For the last 15 days, volunteers Maryam Moghadam, a university professor, and her friend Narges Mohammadi, a fashion designer, have been donning uncomfortable hazmat suits and spraying disinfectant from heavy bags in Tehran. For four hours each day, the two spray sidewalks, bus stations, subway stops, shelters and nursing homes. It’s not easy work.
Adibi knew caring for the dead was her chance to help. She understood the risk of catching the virus while working in a hospital filled with COVID-19 patients was high. She also wondered what her friends would think of her. But she felt her concerns were minor when compared to the religious call to duty.
Her parents pleaded with her to change her mind. But there was no talking her out of it. Eventually they came around.
“My darling, go if you think you need to go,” Adibi recalled her mother telling her.
Since the virus arrived in February, Iran’s leaders have been blamed for the staggering loss of life as well as for their response, actions that have included stopping an international nonprofit team of doctors from treating coronavirus patients, spreading conspiracy theories that blame the U.S. government for the outbreak, and failing to restrict people’s movement and close religious sites.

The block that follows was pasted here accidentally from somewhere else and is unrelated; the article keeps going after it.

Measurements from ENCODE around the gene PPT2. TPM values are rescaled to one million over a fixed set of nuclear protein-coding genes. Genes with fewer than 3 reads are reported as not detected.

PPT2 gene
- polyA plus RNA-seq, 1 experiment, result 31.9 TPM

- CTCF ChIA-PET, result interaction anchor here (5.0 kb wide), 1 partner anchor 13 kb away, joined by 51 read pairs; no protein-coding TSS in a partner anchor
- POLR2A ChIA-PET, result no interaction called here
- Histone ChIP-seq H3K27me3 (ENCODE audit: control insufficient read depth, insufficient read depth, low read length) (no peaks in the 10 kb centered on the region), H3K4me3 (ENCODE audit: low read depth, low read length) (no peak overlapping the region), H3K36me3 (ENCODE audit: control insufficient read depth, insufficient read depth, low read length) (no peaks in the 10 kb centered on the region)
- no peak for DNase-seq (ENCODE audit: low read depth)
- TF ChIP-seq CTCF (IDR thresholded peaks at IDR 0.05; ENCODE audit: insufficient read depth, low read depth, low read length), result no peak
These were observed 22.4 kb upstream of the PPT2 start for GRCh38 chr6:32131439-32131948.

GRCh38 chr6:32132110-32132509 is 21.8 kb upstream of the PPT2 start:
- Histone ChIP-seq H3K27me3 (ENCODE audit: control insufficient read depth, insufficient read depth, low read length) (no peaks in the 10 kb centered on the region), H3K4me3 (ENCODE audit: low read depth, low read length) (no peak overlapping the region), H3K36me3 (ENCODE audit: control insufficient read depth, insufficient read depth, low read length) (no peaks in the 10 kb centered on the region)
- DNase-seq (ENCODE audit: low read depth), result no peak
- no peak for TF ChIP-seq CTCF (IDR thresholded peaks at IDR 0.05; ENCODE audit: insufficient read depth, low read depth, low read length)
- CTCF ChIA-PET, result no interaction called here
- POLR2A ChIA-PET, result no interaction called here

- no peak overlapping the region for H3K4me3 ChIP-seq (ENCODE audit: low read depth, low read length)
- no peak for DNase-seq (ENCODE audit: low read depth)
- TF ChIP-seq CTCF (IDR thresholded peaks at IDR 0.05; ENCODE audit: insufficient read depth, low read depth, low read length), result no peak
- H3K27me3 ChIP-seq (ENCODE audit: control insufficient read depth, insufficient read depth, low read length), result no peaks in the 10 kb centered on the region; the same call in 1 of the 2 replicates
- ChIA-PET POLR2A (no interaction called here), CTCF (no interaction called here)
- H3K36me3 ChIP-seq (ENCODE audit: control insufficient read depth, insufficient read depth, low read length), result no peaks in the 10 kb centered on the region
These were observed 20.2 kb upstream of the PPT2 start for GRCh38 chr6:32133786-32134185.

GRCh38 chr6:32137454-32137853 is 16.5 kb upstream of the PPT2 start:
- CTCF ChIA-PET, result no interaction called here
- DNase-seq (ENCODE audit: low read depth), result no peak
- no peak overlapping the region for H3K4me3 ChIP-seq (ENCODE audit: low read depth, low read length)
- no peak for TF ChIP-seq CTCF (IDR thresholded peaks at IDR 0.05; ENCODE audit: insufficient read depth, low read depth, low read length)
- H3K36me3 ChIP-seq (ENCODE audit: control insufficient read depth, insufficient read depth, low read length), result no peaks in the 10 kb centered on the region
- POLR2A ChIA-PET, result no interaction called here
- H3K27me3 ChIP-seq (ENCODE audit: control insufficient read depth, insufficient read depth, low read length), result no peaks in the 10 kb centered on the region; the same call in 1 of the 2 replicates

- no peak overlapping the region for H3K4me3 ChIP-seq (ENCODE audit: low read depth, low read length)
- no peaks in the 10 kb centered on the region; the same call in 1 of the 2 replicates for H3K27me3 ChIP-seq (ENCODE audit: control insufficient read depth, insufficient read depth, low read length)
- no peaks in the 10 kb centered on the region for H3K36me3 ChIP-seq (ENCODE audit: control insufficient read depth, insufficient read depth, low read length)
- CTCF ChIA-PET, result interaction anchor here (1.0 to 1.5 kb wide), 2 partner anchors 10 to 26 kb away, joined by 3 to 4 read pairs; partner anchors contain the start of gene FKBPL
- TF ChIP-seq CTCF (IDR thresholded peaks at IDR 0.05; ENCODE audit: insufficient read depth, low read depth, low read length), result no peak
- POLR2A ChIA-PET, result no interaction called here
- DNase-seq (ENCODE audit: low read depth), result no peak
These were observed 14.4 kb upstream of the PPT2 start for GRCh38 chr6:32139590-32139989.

The country’s efforts to fight the outbreak have also been hampered by rising inflation, combined with a shortage of foreign currency and U.S.-imposed sanctions. Meanwhile, Iran’s conservative Shiite clerics have been struggling to uphold sacred Islamic rituals while also implementing measures that help curb the spread of the pathogen.
In March, when Adibi started volunteering, clerics had outlawed washing the dead with water, a practice known as ghusl, for fear of contamination. Small marble slabs were placed on the corpse instead. But when Supreme Leader Ayatollah Ali Khamenei declared in April that the dead should still be washed with water, Iran’s Health Ministry and its national headquarters for fighting the coronavirus bowed to pressure from hard-liners and reversed course despite concerns that it might lead to a second wave of COVID-19 cases.
Adibi was elated with the ruling.
“I screamed and clapped,” she said. “I’ve been eager to start using water again.”
Others criticized the Islamic Republic’s handling of the crisis and viewed the regime’s response as yet another example of why it lacks widespread legitimacy.
In a letter written in March to President Hassan Rouhani, Iranian health minister Saeed Namaki protested the administration’s decision to start allowing people to resume going to work and said that failure to follow medical experts’ advice would “ignite the coronavirus and will damage the country’s health system and subsequently the economy.”
“The slightest reckless and unprofessional move will result in irreparable damage,” Namaki wrote in his letter to Rouhani.